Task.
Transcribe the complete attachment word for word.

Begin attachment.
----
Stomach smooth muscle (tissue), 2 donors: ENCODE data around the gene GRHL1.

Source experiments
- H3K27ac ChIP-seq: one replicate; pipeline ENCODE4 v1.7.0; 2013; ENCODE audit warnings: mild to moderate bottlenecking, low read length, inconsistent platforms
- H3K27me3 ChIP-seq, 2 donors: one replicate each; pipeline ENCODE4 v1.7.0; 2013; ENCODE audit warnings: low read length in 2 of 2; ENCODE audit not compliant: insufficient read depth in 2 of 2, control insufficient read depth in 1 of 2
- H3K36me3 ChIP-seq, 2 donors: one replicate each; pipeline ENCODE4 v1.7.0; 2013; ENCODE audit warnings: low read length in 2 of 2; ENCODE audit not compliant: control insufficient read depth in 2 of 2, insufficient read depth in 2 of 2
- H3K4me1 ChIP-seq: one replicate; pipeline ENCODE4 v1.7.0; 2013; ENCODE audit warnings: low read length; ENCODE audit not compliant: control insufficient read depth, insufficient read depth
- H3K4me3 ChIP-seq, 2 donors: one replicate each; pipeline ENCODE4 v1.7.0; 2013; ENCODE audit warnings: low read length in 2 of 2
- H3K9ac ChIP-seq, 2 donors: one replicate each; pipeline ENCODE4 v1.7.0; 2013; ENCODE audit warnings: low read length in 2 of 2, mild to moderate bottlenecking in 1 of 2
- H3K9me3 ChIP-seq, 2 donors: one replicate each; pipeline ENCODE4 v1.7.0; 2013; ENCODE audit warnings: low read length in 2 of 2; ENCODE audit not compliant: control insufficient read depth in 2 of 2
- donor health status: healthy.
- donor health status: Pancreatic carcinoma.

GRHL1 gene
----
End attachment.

Stomach smooth muscle (tissue), 2 donors: ENCODE data around the gene GRHL1.

Source experiments
- H3K27ac ChIP-seq: one replicate; pipeline ENCODE4 v1.7.0; 2013; ENCODE audit warnings: mild to moderate bottlenecking, low read length, inconsistent platforms
- H3K27me3 ChIP-seq, 2 donors: one replicate each; pipeline ENCODE4 v1.7.0; 2013; ENCODE audit warnings: low read length in 2 of 2; ENCODE audit not compliant: insufficient read depth in 2 of 2, control insufficient read depth in 1 of 2
- H3K36me3 ChIP-seq, 2 donors: one replicate each; pipeline ENCODE4 v1.7.0; 2013; ENCODE audit warnings: low read length in 2 of 2; ENCODE audit not compliant: control insufficient read depth in 2 of 2, insufficient read depth in 2 of 2
- H3K4me1 ChIP-seq: one replicate; pipeline ENCODE4 v1.7.0; 2013; ENCODE audit warnings: low read length; ENCODE audit not compliant: control insufficient read depth, insufficient read depth
- H3K4me3 ChIP-seq, 2 donors: one replicate each; pipeline ENCODE4 v1.7.0; 2013; ENCODE audit warnings: low read length in 2 of 2
- H3K9ac ChIP-seq, 2 donors: one replicate each; pipeline ENCODE4 v1.7.0; 2013; ENCODE audit warnings: low read length in 2 of 2, mild to moderate bottlenecking in 1 of 2
- H3K9me3 ChIP-seq, 2 donors: one replicate each; pipeline ENCODE4 v1.7.0; 2013; ENCODE audit warnings: low read length in 2 of 2; ENCODE audit not compliant: control insufficient read depth in 2 of 2
- donor health status: healthy.
- donor health status: Pancreatic carcinoma.

GRHL1 gene